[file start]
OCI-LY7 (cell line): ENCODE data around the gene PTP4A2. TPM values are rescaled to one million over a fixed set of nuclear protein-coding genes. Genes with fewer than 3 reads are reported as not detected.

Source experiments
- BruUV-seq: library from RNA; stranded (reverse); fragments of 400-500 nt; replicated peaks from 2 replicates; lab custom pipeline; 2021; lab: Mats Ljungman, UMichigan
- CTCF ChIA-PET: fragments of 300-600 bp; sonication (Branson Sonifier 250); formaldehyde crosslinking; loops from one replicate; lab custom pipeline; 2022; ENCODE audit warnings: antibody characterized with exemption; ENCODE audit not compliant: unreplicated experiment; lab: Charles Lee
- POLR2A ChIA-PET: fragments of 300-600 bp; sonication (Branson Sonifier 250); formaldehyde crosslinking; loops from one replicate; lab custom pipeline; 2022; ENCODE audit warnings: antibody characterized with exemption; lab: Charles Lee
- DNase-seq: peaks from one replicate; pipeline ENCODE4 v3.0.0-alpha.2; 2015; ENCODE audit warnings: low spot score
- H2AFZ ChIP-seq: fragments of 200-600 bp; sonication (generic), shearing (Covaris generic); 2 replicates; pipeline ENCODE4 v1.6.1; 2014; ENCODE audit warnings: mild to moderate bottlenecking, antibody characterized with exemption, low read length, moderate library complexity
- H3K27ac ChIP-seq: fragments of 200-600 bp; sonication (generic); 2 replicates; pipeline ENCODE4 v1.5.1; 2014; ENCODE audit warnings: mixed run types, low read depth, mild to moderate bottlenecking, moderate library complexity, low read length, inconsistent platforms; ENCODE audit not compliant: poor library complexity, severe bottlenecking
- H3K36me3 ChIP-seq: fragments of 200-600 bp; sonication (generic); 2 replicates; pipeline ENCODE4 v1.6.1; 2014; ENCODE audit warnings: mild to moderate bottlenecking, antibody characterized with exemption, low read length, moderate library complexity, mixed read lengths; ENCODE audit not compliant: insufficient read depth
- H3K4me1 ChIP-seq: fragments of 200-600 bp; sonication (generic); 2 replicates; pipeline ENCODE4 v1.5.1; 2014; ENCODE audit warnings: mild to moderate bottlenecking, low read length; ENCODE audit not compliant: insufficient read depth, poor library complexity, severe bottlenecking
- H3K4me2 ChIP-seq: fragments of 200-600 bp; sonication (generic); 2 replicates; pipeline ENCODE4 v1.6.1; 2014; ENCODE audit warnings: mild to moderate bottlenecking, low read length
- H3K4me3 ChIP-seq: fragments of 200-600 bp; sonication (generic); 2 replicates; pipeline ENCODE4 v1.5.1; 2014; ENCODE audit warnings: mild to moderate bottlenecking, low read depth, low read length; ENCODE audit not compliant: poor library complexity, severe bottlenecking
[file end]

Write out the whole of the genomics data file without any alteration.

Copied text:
OCI-LY7 (cell line): ENCODE data around the gene PTP4A2. TPM values are rescaled to one million over a fixed set of nuclear protein-coding genes. Genes with fewer than 3 reads are reported as not detected.

Source experiments
- BruUV-seq: library from RNA; stranded (reverse); fragments of 400-500 nt; replicated peaks from 2 replicates; lab custom pipeline; 2021; lab: Mats Ljungman, UMichigan
- CTCF ChIA-PET: fragments of 300-600 bp; sonication (Branson Sonifier 250); formaldehyde crosslinking; loops from one replicate; lab custom pipeline; 2022; ENCODE audit warnings: antibody characterized with exemption; ENCODE audit not compliant: unreplicated experiment; lab: Charles Lee
- POLR2A ChIA-PET: fragments of 300-600 bp; sonication (Branson Sonifier 250); formaldehyde crosslinking; loops from one replicate; lab custom pipeline; 2022; ENCODE audit warnings: antibody characterized with exemption; lab: Charles Lee
- DNase-seq: peaks from one replicate; pipeline ENCODE4 v3.0.0-alpha.2; 2015; ENCODE audit warnings: low spot score
- H2AFZ ChIP-seq: fragments of 200-600 bp; sonication (generic), shearing (Covaris generic); 2 replicates; pipeline ENCODE4 v1.6.1; 2014; ENCODE audit warnings: mild to moderate bottlenecking, antibody characterized with exemption, low read length, moderate library complexity
- H3K27ac ChIP-seq: fragments of 200-600 bp; sonication (generic); 2 replicates; pipeline ENCODE4 v1.5.1; 2014; ENCODE audit warnings: mixed run types, low read depth, mild to moderate bottlenecking, moderate library complexity, low read length, inconsistent platforms; ENCODE audit not compliant: poor library complexity, severe bottlenecking
- H3K36me3 ChIP-seq: fragments of 200-600 bp; sonication (generic); 2 replicates; pipeline ENCODE4 v1.6.1; 2014; ENCODE audit warnings: mild to moderate bottlenecking, antibody characterized with exemption, low read length, moderate library complexity, mixed read lengths; ENCODE audit not compliant: insufficient read depth
- H3K4me1 ChIP-seq: fragments of 200-600 bp; sonication (generic); 2 replicates; pipeline ENCODE4 v1.5.1; 2014; ENCODE audit warnings: mild to moderate bottlenecking, low read length; ENCODE audit not compliant: insufficient read depth, poor library complexity, severe bottlenecking
- H3K4me2 ChIP-seq: fragments of 200-600 bp; sonication (generic); 2 replicates; pipeline ENCODE4 v1.6.1; 2014; ENCODE audit warnings: mild to moderate bottlenecking, low read length
- H3K4me3 ChIP-seq: fragments of 200-600 bp; sonication (generic); 2 replicates; pipeline ENCODE4 v1.5.1; 2014; ENCODE audit warnings: mild to moderate bottlenecking, low read depth, low read length; ENCODE audit not compliant: poor library complexity, severe bottlenecking